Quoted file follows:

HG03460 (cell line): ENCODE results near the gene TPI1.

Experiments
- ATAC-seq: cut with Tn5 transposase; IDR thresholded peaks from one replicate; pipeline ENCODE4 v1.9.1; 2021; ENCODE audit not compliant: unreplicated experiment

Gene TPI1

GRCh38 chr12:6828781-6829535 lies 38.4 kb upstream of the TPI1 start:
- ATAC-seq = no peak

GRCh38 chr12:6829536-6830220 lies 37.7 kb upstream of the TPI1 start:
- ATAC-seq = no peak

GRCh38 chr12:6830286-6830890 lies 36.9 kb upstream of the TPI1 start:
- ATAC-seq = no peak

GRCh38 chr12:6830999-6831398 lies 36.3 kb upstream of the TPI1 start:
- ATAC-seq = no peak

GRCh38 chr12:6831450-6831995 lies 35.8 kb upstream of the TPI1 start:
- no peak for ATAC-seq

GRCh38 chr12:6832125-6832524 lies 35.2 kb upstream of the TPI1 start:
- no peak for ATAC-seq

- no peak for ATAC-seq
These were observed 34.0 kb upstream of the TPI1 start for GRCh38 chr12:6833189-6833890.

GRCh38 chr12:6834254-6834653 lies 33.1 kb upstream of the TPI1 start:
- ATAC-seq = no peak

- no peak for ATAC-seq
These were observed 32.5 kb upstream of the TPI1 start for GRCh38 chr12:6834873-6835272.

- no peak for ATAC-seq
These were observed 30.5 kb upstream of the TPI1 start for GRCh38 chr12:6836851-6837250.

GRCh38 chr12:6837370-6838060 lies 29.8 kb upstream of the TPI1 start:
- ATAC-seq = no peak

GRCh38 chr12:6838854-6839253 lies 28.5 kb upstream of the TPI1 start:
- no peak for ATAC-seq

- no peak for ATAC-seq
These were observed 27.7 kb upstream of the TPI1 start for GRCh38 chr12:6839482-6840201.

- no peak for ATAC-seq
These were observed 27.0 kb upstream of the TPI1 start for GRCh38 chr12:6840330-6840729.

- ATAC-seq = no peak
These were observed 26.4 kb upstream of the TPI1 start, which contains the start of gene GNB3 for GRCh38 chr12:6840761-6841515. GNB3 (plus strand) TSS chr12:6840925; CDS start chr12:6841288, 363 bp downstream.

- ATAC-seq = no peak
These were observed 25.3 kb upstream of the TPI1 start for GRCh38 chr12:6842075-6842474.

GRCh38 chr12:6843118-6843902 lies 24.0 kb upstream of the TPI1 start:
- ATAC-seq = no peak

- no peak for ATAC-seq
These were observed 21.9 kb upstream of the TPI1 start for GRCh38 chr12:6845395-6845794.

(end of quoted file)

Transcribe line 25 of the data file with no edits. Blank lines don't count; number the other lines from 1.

GRCh38 chr12:6837370-6838060 lies 29.8 kb upstream of the TPI1 start: